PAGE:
It seems that even Adobe has given up trying to get Apple to include native support for Flash. Adobe now develops tools to convert Flash to HTML ( as well as adding HTTP live streaming to the Flash Media Server (

Of course, Flash does run on Google’s Android devices. But if you’re focusing on Android devices, know this: not all Android devices are equal. Results continue to be inconsistent.

Always test your Flash content on as many devices as possible. And be ready for a variety of end-user support issues. In the same manner that browser plugins and specific user configurations can impact the user experience for a traditional Web browser, you can say the same for mobile devices.

The safe bet for mobile content is to move away from Flash when it makes sense. HTML5, the fifth iteration of the HTML standard, offers a variety of new solutions to bring a rich multimedia experience to mobile devices. You no longer need to have Flash for that “engaging” and “interactive” content experience.

Considerations for multimedia content

When discussing multimedia on mobile devices, we have to start by addressing HTML5. Contrary to popular belief, the design of HTML5 was not for the primary purpose of deploying content to mobile devices – it was to bring uniformity to the Web content experience. HTML5 has merely become more visible because of the mobile debate.

HTML5 has brought a number of new elements to HTML, including the <video>, <audio>, <header>, and <canvas> tags. The intent is to provide a consistent handling of media assets without requiring special plugins like Adobe’s Flash player.

With its increased flexibility, HTML5 provides content developers with a number of new opportunities not previously available.

Multimedia solutions

Many people host their own media content; some even purchase dedicated media servers. Unless your corporate policies restrict it, it’s worth investigating one of the many services available to host multimedia content.

If you don’t want to host your own media server, you have two primary options:

• Video hosting services
• CDN network

There are a number of video hosting services ranging from free ( to modest solutions for $200 per month and up. These services offer a turnkey solution that usually provides native mobile delivery options.

Video hosting examples:

• Vimeo (
• YouTube (
• Viddler (
• Sorenson 360 (

The second solution is to leverage a CDN (Content Delivery Network). A CDN is a network of servers that distributes content across the network. This caching method improves performance and decreases latency in delivering your content. CDNs range from a few hundred dollars per month to several thousand dollars. Depending on the volume and distribution of the end users, CDNs can offer significant benefits to mobile audiences.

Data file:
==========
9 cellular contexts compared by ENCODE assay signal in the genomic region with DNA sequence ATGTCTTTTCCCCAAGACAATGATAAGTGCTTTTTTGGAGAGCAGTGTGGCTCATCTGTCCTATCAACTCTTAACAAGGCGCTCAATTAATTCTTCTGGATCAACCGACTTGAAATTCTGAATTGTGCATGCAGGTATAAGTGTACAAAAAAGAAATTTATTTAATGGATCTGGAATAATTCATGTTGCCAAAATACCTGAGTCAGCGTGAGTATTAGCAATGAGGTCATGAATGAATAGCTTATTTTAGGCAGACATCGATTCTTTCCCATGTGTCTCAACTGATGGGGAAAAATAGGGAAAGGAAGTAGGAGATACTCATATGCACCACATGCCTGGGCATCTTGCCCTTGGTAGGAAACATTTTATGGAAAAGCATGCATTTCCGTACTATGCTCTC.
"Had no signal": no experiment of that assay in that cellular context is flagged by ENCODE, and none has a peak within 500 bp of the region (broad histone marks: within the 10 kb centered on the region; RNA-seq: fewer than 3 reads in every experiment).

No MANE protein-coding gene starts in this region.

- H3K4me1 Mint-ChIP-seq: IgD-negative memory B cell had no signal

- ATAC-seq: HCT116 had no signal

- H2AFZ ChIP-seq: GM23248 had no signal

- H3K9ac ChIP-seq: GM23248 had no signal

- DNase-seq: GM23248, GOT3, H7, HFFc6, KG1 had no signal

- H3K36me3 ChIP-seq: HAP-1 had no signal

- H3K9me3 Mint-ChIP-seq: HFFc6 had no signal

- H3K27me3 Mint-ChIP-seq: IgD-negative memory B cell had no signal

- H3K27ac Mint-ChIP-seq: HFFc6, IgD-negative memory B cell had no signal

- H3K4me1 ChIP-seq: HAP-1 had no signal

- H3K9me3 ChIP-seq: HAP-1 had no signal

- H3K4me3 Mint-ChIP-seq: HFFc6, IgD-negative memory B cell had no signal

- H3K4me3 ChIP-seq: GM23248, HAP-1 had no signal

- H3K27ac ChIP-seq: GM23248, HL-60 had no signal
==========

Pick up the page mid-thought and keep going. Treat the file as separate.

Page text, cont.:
CDN examples:

• Edgecast (
• Limelight (
• Akamai (

The best solution?

There are a number of ways to make your eLearning content available to mobile devices. While there isn’t a clear best practice, there are steps you can take to make sure your users get the best experience.

First, make sure you understand your audience and the content. Account for the appropriateness of the content as well as the needs of the end user. Don’t try to fit content where it doesn’t make sense.
Second, consider moving your content out of Flash and leverage the new features available in HTML5. Most modern mobile browsers support HTML5 and you’re more likely to be able to deliver a consistent user experience.

Finally, leverage one of the many services for hosting and managing your content, particularly for video. Most of the time it’s far easier and more cost effective to leverage one of the many hosting and CDN services.

No matter your situation, there are a number of ways to convert your eLearning content to support mobile platforms. Often the most challenging part is determining which options to choose.

Reprinted from Learning Solutions magazine

4 Ways Social Learning Enables Knowledge Sharing for Sales Teams

Because of the competitive, fast-paced, constantly moving nature of the job role, it’s difficult to build knowledge sharing into sales teams. Social learning can help.

Salespeople thrive on competition — it drives them to succeed. But for sales organizations, the competitive nature of their reps can undermine attempts by leaders to build more cohesive teams.